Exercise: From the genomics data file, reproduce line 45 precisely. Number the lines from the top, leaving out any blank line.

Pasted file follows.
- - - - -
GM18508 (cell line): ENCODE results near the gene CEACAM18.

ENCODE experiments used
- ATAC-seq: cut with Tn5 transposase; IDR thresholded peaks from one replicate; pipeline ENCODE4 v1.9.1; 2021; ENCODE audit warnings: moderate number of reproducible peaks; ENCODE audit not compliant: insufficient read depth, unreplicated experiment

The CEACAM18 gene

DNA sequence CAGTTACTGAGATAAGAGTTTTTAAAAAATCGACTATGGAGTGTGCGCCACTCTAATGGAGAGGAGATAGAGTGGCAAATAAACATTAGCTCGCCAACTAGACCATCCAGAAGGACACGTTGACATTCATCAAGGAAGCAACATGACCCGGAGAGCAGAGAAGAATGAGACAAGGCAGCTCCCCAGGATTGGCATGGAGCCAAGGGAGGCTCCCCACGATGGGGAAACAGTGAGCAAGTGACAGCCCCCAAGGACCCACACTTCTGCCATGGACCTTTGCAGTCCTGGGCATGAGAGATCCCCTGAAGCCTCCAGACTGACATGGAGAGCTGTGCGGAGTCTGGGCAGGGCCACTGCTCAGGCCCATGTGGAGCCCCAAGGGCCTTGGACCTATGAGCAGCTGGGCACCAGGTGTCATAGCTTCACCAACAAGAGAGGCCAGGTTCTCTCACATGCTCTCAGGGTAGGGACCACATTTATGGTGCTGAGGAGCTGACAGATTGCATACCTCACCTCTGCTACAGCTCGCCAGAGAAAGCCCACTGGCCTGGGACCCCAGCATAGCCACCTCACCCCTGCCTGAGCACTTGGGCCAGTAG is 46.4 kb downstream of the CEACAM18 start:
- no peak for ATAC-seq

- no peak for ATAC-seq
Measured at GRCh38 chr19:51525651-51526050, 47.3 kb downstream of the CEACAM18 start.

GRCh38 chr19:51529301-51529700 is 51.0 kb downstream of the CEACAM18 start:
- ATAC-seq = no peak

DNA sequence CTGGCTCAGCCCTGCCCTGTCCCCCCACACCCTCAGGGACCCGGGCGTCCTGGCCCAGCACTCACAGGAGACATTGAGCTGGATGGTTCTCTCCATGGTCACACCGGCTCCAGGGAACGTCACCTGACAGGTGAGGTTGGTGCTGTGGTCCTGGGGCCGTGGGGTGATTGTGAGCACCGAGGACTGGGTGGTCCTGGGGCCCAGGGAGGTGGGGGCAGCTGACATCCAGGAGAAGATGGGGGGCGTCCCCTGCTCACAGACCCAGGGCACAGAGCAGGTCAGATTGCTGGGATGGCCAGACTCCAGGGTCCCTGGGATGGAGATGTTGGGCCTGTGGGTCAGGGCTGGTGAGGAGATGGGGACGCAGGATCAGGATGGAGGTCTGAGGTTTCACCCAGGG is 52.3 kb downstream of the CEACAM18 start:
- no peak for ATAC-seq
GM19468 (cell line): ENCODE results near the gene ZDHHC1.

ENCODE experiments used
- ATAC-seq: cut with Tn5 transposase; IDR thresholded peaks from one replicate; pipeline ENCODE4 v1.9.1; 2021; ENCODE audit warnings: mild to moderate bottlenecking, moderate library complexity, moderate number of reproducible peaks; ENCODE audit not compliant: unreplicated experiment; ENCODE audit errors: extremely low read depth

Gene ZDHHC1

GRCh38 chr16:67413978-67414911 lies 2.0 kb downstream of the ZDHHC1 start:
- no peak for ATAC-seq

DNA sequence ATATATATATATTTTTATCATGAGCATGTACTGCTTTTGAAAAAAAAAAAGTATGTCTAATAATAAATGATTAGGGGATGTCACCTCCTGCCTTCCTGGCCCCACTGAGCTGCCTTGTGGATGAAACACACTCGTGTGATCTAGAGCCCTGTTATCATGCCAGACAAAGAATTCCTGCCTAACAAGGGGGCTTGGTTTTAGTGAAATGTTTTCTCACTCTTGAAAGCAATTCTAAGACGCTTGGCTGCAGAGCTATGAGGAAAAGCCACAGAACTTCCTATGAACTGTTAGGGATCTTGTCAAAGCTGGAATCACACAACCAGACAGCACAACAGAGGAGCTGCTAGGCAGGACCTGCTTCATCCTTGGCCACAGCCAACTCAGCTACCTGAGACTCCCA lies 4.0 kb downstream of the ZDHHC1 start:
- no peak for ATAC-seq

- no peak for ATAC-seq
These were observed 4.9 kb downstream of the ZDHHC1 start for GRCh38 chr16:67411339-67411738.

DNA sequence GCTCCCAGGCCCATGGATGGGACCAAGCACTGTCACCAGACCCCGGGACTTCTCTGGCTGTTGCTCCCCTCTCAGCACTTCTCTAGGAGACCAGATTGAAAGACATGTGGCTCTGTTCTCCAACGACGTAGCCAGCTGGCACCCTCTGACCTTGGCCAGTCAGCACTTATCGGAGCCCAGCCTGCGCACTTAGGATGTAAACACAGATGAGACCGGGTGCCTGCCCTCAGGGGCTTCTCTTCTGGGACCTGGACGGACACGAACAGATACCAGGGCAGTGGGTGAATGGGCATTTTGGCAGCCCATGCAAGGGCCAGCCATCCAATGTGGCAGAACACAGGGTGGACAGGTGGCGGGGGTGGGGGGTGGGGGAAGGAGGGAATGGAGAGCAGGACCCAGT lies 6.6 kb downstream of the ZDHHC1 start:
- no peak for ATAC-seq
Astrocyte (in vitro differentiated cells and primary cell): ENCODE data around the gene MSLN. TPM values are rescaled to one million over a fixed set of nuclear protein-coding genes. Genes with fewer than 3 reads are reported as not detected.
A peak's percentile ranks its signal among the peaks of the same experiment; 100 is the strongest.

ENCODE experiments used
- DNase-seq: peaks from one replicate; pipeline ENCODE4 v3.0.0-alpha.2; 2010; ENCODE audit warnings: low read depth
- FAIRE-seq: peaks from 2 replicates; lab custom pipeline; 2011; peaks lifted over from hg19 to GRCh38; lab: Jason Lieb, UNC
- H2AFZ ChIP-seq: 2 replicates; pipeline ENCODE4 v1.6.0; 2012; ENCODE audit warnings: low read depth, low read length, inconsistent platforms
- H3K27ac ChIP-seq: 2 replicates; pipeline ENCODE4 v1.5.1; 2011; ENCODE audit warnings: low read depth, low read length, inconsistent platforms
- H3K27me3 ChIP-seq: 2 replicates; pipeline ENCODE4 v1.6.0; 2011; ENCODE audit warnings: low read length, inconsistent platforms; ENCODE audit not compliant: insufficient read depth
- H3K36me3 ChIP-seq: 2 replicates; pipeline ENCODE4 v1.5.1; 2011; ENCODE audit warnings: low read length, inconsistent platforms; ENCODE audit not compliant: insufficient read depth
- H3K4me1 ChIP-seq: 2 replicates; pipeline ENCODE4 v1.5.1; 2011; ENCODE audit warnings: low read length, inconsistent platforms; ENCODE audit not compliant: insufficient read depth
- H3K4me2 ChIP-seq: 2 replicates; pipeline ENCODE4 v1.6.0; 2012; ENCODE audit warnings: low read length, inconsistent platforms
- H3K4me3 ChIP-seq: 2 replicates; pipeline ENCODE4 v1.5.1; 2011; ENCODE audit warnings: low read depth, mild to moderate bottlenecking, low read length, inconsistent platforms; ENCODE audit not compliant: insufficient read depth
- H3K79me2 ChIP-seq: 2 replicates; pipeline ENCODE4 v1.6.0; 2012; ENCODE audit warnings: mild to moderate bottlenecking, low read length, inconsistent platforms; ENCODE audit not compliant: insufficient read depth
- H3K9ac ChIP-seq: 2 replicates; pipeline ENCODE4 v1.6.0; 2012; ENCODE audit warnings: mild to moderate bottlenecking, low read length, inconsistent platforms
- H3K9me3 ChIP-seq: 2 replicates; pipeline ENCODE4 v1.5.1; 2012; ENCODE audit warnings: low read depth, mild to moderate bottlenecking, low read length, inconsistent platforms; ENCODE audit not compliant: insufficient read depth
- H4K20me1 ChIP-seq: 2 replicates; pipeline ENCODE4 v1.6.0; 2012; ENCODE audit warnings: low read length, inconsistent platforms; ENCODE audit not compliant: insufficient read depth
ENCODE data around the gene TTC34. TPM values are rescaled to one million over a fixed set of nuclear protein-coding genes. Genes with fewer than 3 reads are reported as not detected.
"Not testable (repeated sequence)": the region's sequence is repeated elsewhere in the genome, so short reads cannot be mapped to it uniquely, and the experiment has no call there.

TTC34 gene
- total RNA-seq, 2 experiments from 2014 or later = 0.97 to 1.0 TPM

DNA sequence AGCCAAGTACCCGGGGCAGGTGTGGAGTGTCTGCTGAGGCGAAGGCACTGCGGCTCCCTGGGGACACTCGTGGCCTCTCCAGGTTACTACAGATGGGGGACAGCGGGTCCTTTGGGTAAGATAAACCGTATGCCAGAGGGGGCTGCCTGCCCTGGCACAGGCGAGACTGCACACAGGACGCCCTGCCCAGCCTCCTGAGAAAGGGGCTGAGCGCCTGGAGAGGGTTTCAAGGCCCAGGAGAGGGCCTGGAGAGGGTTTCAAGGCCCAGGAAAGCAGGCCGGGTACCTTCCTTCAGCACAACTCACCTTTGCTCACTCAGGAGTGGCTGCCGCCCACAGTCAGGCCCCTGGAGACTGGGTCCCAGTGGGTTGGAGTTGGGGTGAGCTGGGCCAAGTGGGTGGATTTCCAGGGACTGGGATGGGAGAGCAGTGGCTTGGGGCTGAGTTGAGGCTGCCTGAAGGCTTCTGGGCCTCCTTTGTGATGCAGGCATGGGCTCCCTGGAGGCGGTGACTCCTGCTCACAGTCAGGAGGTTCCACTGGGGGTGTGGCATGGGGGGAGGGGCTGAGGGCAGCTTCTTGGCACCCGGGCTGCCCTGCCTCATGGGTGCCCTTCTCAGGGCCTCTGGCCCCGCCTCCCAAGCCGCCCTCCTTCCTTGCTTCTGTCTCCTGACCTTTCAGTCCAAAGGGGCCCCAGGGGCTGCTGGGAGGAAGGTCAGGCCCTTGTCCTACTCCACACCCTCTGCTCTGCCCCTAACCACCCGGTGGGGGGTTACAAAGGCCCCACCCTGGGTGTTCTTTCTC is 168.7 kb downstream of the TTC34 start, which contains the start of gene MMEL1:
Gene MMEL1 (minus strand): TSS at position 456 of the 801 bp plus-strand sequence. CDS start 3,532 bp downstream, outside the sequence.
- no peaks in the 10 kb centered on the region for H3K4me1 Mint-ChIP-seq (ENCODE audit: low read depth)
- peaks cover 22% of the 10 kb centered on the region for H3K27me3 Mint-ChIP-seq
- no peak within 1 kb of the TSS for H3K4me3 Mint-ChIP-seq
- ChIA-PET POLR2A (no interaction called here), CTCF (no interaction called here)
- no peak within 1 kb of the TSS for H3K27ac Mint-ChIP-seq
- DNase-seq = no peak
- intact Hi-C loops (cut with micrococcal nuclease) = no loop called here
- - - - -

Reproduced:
DNA sequence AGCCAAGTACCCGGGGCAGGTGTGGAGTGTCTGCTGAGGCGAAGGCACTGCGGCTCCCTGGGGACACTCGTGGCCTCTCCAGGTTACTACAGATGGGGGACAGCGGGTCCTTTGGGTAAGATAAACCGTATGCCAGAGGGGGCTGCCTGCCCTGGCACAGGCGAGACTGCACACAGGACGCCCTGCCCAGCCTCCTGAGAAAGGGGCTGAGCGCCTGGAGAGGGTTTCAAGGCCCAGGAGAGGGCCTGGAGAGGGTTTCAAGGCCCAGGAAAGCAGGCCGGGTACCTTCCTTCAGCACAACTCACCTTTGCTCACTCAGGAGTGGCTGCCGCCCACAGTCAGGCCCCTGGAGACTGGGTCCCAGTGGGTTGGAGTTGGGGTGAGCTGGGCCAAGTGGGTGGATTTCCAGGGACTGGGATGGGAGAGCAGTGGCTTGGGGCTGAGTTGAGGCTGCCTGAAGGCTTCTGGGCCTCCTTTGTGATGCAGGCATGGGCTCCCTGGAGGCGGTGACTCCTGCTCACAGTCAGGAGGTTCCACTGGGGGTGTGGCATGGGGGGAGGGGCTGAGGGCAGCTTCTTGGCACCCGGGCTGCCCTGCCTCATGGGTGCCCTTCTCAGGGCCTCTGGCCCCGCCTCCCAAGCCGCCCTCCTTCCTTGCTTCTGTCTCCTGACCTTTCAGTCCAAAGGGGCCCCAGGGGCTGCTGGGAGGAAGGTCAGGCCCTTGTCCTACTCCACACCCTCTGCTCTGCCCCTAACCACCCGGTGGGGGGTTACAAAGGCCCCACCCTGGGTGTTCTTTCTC is 168.7 kb downstream of the TTC34 start, which contains the start of gene MMEL1: